27 narcopols back in office – PNP

By /INQ.net |May 21,2019 - 08:59 AM

Albayalde says probe of local officials linked to illegal drug trade to continue

Director General Oscar Albayalde, Philippine National Police chief | Inquirer.net file photo

MANILA, Philippines — It will be business as usual for local politicians already facing complaints in the Office of the Ombudsman this year for their alleged involvement in the narcotics trade after their reelection last week.

At a press briefing on Monday in Camp Crame, Gen. Oscar Albayalde, Philippine National Police chief, said that of the 47 officials on the government’s narcolist, 37 ran for reelection and 27 won.

Shamed by Duterte

In March, the Department of the Interior and Local Government (DILG) filed administrative complaints against 46 incumbent local officials for their alleged involvement in the illegal drug trade. Among them were 35 mayors, seven vice mayors, a provincial board member and three members of the House of Representatives.

President Rodrigo Duterte had named and shamed some of these officials in a public address. Many of them, however, had denied their links to the drug trade.

Now that these officials are back in office, Albayalde said: “Our investigation … will continue, as the [DILG secretary] has said that if we find evidence … we will file both criminal and administrative cases against them.”

Records of the PNP showed that no criminal complaint had been filed against officials on the government’s narcolist. The DILG earlier said it would be up to the Philippine Drug Enforcement Agency to file the complaints.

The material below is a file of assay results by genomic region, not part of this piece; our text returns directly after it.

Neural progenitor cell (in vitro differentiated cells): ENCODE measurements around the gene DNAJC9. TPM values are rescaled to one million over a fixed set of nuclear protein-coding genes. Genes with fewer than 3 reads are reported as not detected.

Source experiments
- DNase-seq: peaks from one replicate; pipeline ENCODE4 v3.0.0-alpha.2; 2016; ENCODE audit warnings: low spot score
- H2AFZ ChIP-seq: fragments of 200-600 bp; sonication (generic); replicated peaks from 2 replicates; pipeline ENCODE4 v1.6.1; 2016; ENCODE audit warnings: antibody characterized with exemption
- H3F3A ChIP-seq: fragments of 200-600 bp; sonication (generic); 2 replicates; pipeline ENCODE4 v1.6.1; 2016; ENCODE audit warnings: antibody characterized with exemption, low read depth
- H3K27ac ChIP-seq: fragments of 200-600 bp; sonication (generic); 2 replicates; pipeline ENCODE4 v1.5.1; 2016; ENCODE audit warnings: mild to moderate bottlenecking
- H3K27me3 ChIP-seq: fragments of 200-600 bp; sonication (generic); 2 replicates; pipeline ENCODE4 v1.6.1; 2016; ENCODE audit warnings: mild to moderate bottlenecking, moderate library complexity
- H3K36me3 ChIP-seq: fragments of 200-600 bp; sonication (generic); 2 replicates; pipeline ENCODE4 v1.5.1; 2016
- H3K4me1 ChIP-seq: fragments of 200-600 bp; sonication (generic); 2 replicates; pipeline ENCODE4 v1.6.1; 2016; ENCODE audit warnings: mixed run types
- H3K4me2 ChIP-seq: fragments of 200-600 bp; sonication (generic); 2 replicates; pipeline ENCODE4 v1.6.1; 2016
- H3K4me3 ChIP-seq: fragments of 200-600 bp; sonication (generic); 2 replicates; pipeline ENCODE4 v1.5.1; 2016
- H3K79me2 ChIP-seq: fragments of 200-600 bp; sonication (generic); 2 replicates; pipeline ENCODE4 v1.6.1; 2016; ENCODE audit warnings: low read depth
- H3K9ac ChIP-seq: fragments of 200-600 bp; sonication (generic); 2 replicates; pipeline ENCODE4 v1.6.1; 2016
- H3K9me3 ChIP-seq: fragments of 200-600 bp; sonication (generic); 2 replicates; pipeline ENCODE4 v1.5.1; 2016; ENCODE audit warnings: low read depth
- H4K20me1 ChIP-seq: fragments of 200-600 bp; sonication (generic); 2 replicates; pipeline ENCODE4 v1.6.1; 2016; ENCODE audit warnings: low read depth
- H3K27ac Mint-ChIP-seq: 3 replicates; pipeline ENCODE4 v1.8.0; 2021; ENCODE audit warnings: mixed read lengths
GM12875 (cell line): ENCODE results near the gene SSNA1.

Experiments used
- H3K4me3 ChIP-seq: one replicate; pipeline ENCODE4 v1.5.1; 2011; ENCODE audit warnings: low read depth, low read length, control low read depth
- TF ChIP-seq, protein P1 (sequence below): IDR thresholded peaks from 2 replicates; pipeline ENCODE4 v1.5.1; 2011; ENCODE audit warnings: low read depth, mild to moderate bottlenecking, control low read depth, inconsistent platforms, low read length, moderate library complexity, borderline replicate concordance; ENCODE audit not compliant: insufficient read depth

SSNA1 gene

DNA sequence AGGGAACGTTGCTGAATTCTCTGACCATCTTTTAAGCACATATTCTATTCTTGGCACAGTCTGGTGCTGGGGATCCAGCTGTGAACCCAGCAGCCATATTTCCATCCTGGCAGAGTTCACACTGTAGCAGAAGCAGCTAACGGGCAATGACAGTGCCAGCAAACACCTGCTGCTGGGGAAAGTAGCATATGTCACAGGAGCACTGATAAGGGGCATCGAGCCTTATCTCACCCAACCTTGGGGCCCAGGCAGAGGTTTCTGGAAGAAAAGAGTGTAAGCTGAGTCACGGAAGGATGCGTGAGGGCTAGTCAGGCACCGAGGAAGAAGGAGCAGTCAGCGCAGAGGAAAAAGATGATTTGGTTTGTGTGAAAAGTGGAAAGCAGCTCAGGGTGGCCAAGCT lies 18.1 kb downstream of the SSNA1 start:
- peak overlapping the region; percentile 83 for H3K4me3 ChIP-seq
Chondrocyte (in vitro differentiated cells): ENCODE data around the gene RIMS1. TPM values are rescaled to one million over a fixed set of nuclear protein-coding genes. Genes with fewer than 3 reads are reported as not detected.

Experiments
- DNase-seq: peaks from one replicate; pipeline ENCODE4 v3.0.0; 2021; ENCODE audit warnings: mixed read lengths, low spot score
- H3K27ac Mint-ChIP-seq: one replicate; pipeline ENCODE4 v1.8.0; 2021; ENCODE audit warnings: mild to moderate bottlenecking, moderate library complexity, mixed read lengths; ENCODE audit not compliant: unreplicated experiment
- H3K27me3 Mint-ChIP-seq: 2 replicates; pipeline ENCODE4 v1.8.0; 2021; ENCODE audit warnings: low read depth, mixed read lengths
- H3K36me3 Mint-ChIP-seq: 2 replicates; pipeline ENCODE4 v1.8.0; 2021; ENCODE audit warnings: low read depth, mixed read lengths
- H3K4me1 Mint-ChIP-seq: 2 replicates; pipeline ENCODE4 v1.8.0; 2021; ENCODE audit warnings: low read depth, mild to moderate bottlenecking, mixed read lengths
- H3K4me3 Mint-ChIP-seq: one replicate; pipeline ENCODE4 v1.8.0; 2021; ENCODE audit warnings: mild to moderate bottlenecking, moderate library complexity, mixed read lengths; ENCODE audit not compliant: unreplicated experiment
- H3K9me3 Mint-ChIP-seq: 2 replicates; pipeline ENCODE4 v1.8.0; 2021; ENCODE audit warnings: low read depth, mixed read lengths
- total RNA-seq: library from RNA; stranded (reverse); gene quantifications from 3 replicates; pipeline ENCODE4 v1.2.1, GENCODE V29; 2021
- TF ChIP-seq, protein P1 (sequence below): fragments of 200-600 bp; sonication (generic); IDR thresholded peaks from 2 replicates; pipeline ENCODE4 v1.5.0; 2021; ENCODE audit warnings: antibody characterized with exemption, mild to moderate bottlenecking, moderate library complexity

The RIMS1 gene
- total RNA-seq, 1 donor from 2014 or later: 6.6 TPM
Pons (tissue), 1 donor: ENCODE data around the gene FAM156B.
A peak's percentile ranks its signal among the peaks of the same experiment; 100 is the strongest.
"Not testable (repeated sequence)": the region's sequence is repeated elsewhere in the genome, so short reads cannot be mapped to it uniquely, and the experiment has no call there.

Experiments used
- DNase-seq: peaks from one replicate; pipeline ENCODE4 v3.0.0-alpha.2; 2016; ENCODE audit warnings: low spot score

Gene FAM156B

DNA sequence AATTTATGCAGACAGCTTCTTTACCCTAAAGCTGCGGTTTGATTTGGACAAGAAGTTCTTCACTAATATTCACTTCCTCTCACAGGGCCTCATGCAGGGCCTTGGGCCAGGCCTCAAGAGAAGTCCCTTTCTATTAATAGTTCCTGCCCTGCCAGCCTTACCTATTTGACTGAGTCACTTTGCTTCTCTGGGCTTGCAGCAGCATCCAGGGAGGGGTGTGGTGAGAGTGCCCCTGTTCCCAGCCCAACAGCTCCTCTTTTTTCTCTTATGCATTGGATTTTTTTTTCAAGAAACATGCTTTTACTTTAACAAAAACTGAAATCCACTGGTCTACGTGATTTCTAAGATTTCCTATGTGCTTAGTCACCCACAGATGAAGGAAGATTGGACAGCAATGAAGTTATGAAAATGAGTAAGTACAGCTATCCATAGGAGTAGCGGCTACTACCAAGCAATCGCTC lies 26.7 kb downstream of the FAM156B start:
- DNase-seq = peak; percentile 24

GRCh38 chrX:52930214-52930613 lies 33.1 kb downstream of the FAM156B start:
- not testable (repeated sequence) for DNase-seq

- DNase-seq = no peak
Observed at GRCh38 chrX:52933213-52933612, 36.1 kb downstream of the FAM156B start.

Interior Secretary Eduardo Año said election results showed the level of maturity of voters who chose to support suspected narcopoliticians.

“Our voters seemed not mature enough, but then the public has spoken, the people have spoken … It is now my job to ensure that these government officials will do their jobs in accordance to the mandate of the Local Government Code,” Año told the Inquirer on Monday.

Probe

Sen. Richard Gordon, chair of the Senate blue ribbon committee, said concerned government agencies, including the Commission on Elections and the Bureau of Internal Revenue, should look into how these suspected drug personalities won amid the government’s war on drugs.

In particular, he said law enforcement agencies and the Anti-Money Laundering Council must check reports that there were “large-scale withdrawals from banks” in areas where suspected narcopoliticians and their relatives ran for public office apparently to buy votes.—With a report from Marlon Ramos

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